Building on skepticism about the efficacy of the Organization of the Petroleum Exporting Countries' (OPEC) recently announced supply cuts, crude traders on Tuesday caused
another round of losses – albeit minimal – after Russia said OPEC was ready to strengthen cuts in the New Year.
Alexander Novak, deputy prime minister of Russia, told media that the cartel would deepen oil production cuts in the first quarter of 2024 to eliminate "speculation and volatility" if its current strategies were not enough to calm the market.
As a result, Brent settled down 83 cents at $77.20 per barrel, while West Texas Intermediate settled down 72 cents at $72.32.
OPEC on November 30 agreed to cuts of about 2.2 million barrels per day (bpd) in the first quarter of 2024, but FGE noted that the cuts were 1 million bpd below what analysts had expected in order to make a meaningful impact.
There is also considerable doubt that OPEC will fully enact its promised reductions.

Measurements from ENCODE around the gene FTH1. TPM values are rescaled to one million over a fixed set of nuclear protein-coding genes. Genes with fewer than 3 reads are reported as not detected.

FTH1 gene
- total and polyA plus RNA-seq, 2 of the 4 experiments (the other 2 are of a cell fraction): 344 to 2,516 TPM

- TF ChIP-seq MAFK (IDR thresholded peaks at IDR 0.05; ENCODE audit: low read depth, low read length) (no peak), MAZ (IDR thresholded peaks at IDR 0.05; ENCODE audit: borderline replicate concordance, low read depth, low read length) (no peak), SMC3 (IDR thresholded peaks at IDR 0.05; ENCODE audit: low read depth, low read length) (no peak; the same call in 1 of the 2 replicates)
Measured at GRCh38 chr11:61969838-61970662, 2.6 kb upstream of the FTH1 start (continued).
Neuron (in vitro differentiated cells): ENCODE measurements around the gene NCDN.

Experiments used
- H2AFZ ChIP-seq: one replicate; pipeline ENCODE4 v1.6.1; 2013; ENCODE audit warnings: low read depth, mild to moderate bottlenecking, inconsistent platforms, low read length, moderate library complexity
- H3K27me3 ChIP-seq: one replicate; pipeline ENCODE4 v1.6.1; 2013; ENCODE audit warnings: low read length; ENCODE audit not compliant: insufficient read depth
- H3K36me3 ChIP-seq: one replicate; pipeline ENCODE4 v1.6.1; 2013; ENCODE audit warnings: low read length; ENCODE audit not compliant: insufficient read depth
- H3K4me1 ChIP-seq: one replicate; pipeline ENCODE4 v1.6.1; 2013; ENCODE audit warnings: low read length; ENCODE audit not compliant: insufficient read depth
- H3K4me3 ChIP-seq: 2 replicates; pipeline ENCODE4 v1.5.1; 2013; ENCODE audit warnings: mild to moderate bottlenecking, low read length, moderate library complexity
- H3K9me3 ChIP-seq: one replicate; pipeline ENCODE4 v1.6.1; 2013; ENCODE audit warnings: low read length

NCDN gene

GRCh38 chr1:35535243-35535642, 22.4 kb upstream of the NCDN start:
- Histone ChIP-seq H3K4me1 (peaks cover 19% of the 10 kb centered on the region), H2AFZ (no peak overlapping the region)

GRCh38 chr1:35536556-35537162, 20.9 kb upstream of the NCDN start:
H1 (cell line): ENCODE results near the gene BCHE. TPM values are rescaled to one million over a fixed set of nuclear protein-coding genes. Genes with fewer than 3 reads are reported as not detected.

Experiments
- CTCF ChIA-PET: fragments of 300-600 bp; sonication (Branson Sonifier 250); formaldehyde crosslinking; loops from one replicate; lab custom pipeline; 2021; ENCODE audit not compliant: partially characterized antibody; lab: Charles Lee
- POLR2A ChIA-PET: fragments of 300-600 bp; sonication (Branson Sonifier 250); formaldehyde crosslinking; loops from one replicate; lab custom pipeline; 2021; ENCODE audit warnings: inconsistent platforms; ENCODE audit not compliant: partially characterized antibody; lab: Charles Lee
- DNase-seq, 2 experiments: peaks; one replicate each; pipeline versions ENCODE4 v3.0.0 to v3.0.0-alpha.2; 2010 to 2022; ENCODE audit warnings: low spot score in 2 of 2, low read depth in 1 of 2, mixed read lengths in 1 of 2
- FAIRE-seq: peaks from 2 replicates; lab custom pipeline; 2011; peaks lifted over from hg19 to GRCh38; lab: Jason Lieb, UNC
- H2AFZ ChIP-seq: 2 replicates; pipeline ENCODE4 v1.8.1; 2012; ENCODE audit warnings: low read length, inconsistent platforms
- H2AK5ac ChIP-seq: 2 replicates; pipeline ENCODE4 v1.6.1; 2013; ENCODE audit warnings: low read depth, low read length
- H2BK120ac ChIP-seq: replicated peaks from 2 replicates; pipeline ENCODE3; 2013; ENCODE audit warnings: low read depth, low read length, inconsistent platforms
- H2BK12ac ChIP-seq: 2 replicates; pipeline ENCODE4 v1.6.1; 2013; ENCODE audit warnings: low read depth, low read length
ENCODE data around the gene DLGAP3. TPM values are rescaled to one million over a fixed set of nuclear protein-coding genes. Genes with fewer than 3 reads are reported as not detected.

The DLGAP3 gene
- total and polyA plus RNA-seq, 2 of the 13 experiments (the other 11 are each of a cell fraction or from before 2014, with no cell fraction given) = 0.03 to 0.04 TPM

Meanwhile, Bloomberg pointed out that Saudi Arabia on Tuesday lowered its official crude selling prices to Asia for January, "a sign of weakness in markets," and added that "an influx of U.S. cargoes threatens to flood markets in Asia, pushing time spreads to hover near February lows."
In other oil news on Tuesday, Majid Jafar, CEO of United Arab Emirates-based Crescent Petroleum, stated during the COP28 talks in Dubai that blaming the oil and gas industry for climate change "is like blaming farmers for obesity: it's our societal consumption that is the issue."
Jafar added that oil and gas would continue to play a major role in the transition to cleaner energy: "We will still need oil and gas throughout the transition and there is no scenario, even the most ambitious scenario, that does not include that."
Also, the U.S. Department of Energy appeared to be taking advantage of lower oil prices by announcing it will receive 4 million barrels to help replenish its emergency reserves in February instead of the summer.
Finally, media reported that NNPC, the national oil company of Nigeria, plans to start using the monthly average of Dated Brent for pricing its cargoes – a move that could make cargoes to Europe less competitive than those of exporters relying on a five-day average price of Brent.
The switch would also make hedging more challenging for traders and make Nigerian crude prices more vulnerable to wider monthly swings.